Customer Reviews for

Art and Physics : Parallel Visions in Space, Time, and Light

Average Rating 4.5
( 4 )
Rating Distribution

5 Star


4 Star


3 Star


2 Star


1 Star


Your Rating:

Your Name: Create a Pen Name or

Barnes & Review Rules

Our reader reviews allow you to share your comments on titles you liked, or didn't, with others. By submitting an online review, you are representing to Barnes & that all information contained in your review is original and accurate in all respects, and that the submission of such content by you and the posting of such content by Barnes & does not and will not violate the rights of any third party. Please follow the rules below to help ensure that your review can be posted.

Reviews by Our Customers Under the Age of 13

We highly value and respect everyone's opinion concerning the titles we offer. However, we cannot allow persons under the age of 13 to have accounts at or to post customer reviews. Please see our Terms of Use for more details.

What to exclude from your review:

Please do not write about reviews, commentary, or information posted on the product page. If you see any errors in the information on the product page, please send us an email.

Reviews should not contain any of the following:

  • - HTML tags, profanity, obscenities, vulgarities, or comments that defame anyone
  • - Time-sensitive information such as tour dates, signings, lectures, etc.
  • - Single-word reviews. Other people will read your review to discover why you liked or didn't like the title. Be descriptive.
  • - Comments focusing on the author or that may ruin the ending for others
  • - Phone numbers, addresses, URLs
  • - Pricing and availability information or alternative ordering information
  • - Advertisements or commercial solicitation


  • - By submitting a review, you grant to Barnes & and its sublicensees the royalty-free, perpetual, irrevocable right and license to use the review in accordance with the Barnes & Terms of Use.
  • - Barnes & reserves the right not to post any review -- particularly those that do not follow the terms and conditions of these Rules. Barnes & also reserves the right to remove any review at any time without notice.
  • - See Terms of Use for other conditions and disclaimers.
Search for Products You'd Like to Recommend

Recommend other products that relate to your review. Just search for them below and share!

Create a Pen Name

Your Pen Name is your unique identity on It will appear on the reviews you write and other website activities. Your Pen Name cannot be edited, changed or deleted once submitted.

Your Pen Name can be any combination of alphanumeric characters (plus - and _), and must be at least two characters long.

Continue Anonymously
Sort by: Showing all of 2 Customer Reviews
Page 1 of 1
  • Anonymous

    Posted January 13, 2000

    New Words and Images for Understanding the World

    Many people find the insights of particle physics impossible to visualize and modern art difficult to talk about. Leonard Shlain has taken on these two imponderables and woven them together, demonstrating that artists give us new ways to 'see' the world at the same time [and, oddly, often before] scientists give us new ways to think about the world. From Euclidian space and the art of the Classical World, through Newtonian Mechanics and the Renaissance discovery of perspective, to Einstein's epiphanies and modern art's reordering of the world, this book is a stunner. Dr. Shlain's elegant prose is accompanied by well-chosen reproductions of artworks that help us visualize the spacetime continuum and other 'givens' that cannot be conceived using our ordinary three-dimensional ways of thinking. When words fail, images offer other ways of knowing. This, incidentally, is the theme of his later and equally insightful book 'The Alphabet Versus The Goddess.' In the historical duel between word and image, alphabetic literacy, with all its obvious benefits, has limited our ability to perceive the world as a whole and led to hierarchies of power and control. We need both and it's helpful to realize that, if we learn to 'read' the language of art, we can get clues about where our culture may be headed next. These two books have given me a much more fully-integrated sense of human history that will inform my teaching and writing in philosophy.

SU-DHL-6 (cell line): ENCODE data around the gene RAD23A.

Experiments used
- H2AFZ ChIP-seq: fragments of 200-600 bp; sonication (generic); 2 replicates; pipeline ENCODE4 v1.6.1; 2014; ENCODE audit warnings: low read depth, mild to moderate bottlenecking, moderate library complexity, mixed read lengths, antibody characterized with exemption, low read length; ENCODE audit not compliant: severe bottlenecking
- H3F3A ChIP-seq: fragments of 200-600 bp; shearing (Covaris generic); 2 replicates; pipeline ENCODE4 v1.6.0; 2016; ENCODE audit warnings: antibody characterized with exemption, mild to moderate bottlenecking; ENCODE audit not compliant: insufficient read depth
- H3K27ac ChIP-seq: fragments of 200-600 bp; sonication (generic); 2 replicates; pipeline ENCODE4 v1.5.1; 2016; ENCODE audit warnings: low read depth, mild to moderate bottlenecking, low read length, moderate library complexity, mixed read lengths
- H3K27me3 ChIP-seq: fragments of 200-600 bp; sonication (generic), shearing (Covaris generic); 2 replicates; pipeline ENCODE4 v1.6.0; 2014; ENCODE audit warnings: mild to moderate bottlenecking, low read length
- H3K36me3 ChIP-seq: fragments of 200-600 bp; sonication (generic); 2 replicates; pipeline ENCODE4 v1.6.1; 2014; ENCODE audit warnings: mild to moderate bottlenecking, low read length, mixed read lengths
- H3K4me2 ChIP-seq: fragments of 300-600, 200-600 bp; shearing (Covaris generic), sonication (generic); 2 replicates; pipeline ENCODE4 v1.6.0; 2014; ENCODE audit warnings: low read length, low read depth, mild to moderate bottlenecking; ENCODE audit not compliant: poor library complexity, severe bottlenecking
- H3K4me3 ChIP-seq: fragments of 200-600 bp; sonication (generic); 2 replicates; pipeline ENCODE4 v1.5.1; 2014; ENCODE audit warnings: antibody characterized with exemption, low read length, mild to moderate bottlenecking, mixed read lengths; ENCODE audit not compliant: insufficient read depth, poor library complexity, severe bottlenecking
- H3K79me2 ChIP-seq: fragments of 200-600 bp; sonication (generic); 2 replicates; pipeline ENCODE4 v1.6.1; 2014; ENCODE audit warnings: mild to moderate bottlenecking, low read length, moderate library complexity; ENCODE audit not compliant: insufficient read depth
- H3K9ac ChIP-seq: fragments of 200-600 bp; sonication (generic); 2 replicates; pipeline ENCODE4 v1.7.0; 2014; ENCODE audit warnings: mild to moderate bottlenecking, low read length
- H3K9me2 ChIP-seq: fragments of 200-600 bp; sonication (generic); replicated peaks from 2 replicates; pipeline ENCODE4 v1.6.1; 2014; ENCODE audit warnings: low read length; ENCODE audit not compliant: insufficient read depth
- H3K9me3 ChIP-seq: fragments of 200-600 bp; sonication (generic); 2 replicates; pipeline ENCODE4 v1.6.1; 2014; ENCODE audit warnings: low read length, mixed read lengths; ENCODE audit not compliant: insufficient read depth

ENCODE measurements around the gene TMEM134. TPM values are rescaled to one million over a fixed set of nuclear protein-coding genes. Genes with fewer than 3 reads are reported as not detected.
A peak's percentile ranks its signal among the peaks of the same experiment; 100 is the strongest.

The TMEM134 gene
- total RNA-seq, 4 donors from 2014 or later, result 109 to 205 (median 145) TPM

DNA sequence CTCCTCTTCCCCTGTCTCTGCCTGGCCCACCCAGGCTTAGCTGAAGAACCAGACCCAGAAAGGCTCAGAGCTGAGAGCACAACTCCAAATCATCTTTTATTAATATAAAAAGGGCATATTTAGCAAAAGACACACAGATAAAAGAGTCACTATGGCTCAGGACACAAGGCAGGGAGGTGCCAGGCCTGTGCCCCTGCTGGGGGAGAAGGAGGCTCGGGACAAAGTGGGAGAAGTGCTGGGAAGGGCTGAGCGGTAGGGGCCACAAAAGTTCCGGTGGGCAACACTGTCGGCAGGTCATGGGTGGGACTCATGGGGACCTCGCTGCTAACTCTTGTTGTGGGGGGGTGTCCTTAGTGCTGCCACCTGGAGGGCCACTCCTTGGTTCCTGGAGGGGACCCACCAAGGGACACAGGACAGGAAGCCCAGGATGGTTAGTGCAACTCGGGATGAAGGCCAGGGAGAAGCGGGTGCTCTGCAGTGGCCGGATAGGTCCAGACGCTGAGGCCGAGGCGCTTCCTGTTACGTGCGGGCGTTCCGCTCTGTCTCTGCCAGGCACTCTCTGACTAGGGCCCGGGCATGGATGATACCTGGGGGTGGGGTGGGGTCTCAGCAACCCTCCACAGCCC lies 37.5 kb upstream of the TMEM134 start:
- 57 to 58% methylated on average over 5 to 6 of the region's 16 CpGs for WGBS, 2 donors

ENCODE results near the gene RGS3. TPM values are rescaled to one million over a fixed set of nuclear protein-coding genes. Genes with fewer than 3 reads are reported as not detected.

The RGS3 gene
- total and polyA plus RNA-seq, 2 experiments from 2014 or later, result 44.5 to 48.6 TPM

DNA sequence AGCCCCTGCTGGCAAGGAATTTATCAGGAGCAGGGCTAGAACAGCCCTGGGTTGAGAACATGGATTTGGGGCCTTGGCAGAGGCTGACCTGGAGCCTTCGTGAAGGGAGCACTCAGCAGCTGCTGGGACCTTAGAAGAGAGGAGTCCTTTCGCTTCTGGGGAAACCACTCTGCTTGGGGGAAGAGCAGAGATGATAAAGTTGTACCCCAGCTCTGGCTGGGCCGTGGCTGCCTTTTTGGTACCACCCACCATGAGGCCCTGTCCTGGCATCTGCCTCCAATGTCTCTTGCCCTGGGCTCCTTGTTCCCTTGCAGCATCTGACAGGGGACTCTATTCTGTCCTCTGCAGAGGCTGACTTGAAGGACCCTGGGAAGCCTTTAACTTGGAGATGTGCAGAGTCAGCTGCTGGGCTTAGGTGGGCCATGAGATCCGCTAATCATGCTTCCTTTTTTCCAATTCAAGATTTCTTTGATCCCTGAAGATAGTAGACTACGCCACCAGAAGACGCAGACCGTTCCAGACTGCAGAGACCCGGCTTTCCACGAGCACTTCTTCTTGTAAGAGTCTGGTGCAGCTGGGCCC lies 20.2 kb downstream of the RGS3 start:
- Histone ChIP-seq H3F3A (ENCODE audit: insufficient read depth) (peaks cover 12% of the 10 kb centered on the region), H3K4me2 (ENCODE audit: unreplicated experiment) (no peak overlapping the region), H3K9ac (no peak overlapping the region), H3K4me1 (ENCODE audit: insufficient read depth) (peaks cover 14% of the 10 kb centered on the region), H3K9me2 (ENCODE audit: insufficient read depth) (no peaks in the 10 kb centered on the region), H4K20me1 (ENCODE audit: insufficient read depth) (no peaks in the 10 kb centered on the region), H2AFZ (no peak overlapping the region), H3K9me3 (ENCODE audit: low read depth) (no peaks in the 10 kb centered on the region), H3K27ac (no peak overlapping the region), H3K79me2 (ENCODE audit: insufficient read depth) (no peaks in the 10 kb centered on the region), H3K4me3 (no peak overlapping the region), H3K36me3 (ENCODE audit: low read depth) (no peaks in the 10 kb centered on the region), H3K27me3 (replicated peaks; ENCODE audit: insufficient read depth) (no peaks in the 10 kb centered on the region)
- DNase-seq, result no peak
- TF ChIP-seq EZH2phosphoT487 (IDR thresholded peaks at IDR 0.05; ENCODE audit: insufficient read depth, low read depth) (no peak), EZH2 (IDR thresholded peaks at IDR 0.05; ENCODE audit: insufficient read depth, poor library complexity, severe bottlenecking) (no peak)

Was this review helpful? Yes  No   Report this review
  • Anonymous

    Posted December 14, 1999

    A mind expanding experience!

    Scientists and artists increasingly dwell in two separate realms, separate and unequal. Leonard Shlain does a service to both groups and educated laypersons with his wonderfully insightful Art and Physics. In the book's introduction, Shlain reports that the impetus for the book came after he took his daughter to an art museum. He knew the art was 'great' but couldn't intelligently respond to his daughter's question about what unifying themes made works from differnt eras 'great'. The answer, Shlain concludes convincingly in Art and Physics, is that art is considered great where it expresses for humanity new ways to understand space, time and light. Renaissance artists like Giotto helped humanity to understand perspective. Impressionists helped us understand the ephemeral nature of time. Similarly, physicists are considered great when their work (via equations and theories) enables humankind to better understand the nature of time and space. I found some explantions about art, philosophy, and science inaccurate at times, but anyone with a high school level education in art history, basic physics, and philosophy should be able to appreciate Shlain's basic points. The book is, after all, for a popular audience. Like Shlain's daughter, I too had difficulty identifying themes that made art 'great' but with Art and Physics, that's no longer the case.

    Was this review helpful? Yes  No   Report this review
Sort by: Showing all of 2 Customer Reviews
Page 1 of 1